Tuesday, September 29, 2015

An Object Lesson on the Epistemic Limits of Debt Collectors

Sierra Managed Asset Plan, LLC v. Hale, No. 06-2013-00443856-CL-CC-VTA (Venura App. Div. Aug. 20, 2015) 

In trials in limited civil cases, the parties can submit declarations in lieu of live direct testimony under Code of Civil Procedure § 98. In order to do that, the declarant has to represent that he is available for service of process at an address within 150 miles of the courthouse, so he can be subpoenaed for cross-examination if the other party is so inclined. In this case, the address given by the declarant in this case was a PO box in a store, so the declaration was false and deficient in that respect. The declarant, however, was present at trial and actually cross-examined by the defendant. So the purpose of § 98, if not its letter was met, and there was no prejudice. Under the circumstances, the trial court didn’t err in accepting the declaration.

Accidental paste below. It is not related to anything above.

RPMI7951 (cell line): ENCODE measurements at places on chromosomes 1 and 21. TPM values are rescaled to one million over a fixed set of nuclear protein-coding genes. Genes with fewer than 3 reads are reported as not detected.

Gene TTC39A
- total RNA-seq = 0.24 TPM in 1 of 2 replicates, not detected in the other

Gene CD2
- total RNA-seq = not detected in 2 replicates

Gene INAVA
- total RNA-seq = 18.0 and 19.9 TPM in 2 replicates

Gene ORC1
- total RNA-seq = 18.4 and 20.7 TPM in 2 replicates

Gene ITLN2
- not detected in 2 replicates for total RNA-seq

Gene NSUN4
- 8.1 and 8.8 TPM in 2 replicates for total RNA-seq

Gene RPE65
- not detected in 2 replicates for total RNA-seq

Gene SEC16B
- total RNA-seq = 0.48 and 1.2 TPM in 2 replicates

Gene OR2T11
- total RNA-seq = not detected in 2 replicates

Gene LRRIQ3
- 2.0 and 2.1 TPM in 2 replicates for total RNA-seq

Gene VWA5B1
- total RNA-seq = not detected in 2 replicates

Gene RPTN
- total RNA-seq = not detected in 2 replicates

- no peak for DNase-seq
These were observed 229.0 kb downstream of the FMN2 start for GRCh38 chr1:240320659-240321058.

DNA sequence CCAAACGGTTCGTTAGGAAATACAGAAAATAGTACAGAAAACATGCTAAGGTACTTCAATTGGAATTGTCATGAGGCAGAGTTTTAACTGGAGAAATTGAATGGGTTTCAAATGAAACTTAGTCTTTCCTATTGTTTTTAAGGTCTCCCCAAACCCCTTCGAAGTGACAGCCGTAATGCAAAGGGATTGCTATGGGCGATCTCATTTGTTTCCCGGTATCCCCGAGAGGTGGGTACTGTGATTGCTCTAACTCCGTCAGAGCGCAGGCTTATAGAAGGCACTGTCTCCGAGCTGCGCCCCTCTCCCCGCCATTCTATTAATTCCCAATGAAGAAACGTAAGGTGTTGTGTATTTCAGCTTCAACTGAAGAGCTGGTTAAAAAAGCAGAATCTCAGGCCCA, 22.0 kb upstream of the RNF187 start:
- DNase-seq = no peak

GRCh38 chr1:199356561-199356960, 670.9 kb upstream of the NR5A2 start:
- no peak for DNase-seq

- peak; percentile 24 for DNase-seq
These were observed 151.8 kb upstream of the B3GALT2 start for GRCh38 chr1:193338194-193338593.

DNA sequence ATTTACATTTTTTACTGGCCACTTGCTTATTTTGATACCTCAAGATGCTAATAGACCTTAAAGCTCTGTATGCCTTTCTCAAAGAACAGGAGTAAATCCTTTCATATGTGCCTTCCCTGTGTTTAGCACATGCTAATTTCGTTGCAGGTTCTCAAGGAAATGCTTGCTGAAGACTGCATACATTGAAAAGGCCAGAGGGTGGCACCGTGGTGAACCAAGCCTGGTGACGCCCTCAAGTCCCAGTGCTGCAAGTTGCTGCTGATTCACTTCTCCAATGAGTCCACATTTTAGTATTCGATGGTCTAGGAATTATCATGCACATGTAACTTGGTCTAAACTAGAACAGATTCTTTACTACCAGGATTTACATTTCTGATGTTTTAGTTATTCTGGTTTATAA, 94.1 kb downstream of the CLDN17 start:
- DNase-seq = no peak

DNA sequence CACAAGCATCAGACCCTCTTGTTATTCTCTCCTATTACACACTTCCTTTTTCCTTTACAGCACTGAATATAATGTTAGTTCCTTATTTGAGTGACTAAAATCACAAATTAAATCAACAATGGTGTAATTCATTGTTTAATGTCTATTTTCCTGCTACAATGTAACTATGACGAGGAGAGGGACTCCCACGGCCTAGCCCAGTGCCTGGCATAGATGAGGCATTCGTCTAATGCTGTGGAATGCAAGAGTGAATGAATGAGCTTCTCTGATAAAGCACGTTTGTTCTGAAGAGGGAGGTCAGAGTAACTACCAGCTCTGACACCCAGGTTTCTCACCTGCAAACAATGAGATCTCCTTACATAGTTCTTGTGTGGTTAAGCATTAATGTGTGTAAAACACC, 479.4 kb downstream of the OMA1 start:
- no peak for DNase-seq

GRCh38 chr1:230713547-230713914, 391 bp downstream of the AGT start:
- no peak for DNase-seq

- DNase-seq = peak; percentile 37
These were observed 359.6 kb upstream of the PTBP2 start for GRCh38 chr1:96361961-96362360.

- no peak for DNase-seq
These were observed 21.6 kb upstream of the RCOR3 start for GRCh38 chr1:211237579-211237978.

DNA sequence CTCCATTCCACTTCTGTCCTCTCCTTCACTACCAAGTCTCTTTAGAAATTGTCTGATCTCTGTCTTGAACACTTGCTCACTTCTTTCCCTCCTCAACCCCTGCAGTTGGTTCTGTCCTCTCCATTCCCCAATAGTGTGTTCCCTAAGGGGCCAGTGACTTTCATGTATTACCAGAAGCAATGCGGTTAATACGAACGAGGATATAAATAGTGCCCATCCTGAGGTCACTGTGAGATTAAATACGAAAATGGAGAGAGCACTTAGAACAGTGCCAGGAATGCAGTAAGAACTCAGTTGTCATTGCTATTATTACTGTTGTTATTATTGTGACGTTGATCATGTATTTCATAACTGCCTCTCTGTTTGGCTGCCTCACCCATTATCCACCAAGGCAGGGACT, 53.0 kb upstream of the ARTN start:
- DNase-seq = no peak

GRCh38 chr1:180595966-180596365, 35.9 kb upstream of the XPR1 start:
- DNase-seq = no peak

But the declaration attached various bank documents as business records. The declarant, however, was not an employee of the bank, but of the plaintiff, a collections agent that had taken the matter under an assignment. The declarant thus was unqualified to say anything other than that he had received the documents from the bank. That isn’t enough to lay business records foundation because it doesn’t establish that “[t]he sources of information and method and time of preparation [of the records] were such as to indicate [their] trustworthiness.” See Cal. Evid. Code § 1271. So the documents and related testimony were hearsay that should have been excluded. And since they were the only evidence that the defendant actually owed the debt at issue, their admission was prejudicial.

Reversed.

Kinda reminds me of something I once heard on the radio.

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